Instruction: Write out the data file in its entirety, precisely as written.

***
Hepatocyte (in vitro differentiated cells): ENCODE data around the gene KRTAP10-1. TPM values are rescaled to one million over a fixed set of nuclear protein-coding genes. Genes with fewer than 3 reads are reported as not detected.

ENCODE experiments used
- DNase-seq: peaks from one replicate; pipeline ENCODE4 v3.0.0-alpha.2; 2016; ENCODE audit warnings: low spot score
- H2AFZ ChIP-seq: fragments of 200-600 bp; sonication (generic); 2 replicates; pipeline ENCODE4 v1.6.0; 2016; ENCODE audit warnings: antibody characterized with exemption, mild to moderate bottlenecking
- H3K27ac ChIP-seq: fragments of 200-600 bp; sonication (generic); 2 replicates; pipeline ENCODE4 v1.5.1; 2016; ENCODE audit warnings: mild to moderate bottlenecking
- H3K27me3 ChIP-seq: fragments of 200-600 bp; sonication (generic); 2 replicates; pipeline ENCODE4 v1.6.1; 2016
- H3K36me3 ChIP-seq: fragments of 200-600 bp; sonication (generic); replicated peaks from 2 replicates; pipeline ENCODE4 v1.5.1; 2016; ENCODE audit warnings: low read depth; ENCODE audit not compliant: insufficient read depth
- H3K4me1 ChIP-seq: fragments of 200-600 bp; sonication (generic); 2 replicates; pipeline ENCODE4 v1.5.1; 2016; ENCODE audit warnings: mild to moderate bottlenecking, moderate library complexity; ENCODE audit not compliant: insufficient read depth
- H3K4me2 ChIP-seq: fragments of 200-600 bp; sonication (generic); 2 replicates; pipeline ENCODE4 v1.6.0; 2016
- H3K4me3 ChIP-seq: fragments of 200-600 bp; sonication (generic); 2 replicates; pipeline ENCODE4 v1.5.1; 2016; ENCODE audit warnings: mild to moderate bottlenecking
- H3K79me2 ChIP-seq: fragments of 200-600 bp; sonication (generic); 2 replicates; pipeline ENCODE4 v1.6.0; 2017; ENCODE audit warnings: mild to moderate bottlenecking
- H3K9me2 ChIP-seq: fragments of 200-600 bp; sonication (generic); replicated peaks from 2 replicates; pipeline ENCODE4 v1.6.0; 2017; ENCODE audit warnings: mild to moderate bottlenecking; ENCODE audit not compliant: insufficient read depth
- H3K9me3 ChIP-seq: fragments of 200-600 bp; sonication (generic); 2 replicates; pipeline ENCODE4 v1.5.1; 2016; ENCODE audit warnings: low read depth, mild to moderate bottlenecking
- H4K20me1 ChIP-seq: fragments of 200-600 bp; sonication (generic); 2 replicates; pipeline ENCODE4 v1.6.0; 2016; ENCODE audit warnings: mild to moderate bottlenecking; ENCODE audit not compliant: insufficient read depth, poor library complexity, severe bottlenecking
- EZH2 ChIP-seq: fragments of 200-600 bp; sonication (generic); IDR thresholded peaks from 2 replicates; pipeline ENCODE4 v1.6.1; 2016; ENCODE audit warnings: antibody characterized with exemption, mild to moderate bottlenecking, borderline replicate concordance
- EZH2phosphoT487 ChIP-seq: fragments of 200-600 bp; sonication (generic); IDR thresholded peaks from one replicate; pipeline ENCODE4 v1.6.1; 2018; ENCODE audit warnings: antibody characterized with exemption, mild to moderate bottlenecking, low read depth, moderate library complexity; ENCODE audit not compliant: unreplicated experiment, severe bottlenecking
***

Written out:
Hepatocyte (in vitro differentiated cells): ENCODE data around the gene KRTAP10-1. TPM values are rescaled to one million over a fixed set of nuclear protein-coding genes. Genes with fewer than 3 reads are reported as not detected.

ENCODE experiments used
- DNase-seq: peaks from one replicate; pipeline ENCODE4 v3.0.0-alpha.2; 2016; ENCODE audit warnings: low spot score
- H2AFZ ChIP-seq: fragments of 200-600 bp; sonication (generic); 2 replicates; pipeline ENCODE4 v1.6.0; 2016; ENCODE audit warnings: antibody characterized with exemption, mild to moderate bottlenecking
- H3K27ac ChIP-seq: fragments of 200-600 bp; sonication (generic); 2 replicates; pipeline ENCODE4 v1.5.1; 2016; ENCODE audit warnings: mild to moderate bottlenecking
- H3K27me3 ChIP-seq: fragments of 200-600 bp; sonication (generic); 2 replicates; pipeline ENCODE4 v1.6.1; 2016
- H3K36me3 ChIP-seq: fragments of 200-600 bp; sonication (generic); replicated peaks from 2 replicates; pipeline ENCODE4 v1.5.1; 2016; ENCODE audit warnings: low read depth; ENCODE audit not compliant: insufficient read depth
- H3K4me1 ChIP-seq: fragments of 200-600 bp; sonication (generic); 2 replicates; pipeline ENCODE4 v1.5.1; 2016; ENCODE audit warnings: mild to moderate bottlenecking, moderate library complexity; ENCODE audit not compliant: insufficient read depth
- H3K4me2 ChIP-seq: fragments of 200-600 bp; sonication (generic); 2 replicates; pipeline ENCODE4 v1.6.0; 2016
- H3K4me3 ChIP-seq: fragments of 200-600 bp; sonication (generic); 2 replicates; pipeline ENCODE4 v1.5.1; 2016; ENCODE audit warnings: mild to moderate bottlenecking
- H3K79me2 ChIP-seq: fragments of 200-600 bp; sonication (generic); 2 replicates; pipeline ENCODE4 v1.6.0; 2017; ENCODE audit warnings: mild to moderate bottlenecking
- H3K9me2 ChIP-seq: fragments of 200-600 bp; sonication (generic); replicated peaks from 2 replicates; pipeline ENCODE4 v1.6.0; 2017; ENCODE audit warnings: mild to moderate bottlenecking; ENCODE audit not compliant: insufficient read depth
- H3K9me3 ChIP-seq: fragments of 200-600 bp; sonication (generic); 2 replicates; pipeline ENCODE4 v1.5.1; 2016; ENCODE audit warnings: low read depth, mild to moderate bottlenecking
- H4K20me1 ChIP-seq: fragments of 200-600 bp; sonication (generic); 2 replicates; pipeline ENCODE4 v1.6.0; 2016; ENCODE audit warnings: mild to moderate bottlenecking; ENCODE audit not compliant: insufficient read depth, poor library complexity, severe bottlenecking
- EZH2 ChIP-seq: fragments of 200-600 bp; sonication (generic); IDR thresholded peaks from 2 replicates; pipeline ENCODE4 v1.6.1; 2016; ENCODE audit warnings: antibody characterized with exemption, mild to moderate bottlenecking, borderline replicate concordance
- EZH2phosphoT487 ChIP-seq: fragments of 200-600 bp; sonication (generic); IDR thresholded peaks from one replicate; pipeline ENCODE4 v1.6.1; 2018; ENCODE audit warnings: antibody characterized with exemption, mild to moderate bottlenecking, low read depth, moderate library complexity; ENCODE audit not compliant: unreplicated experiment, severe bottlenecking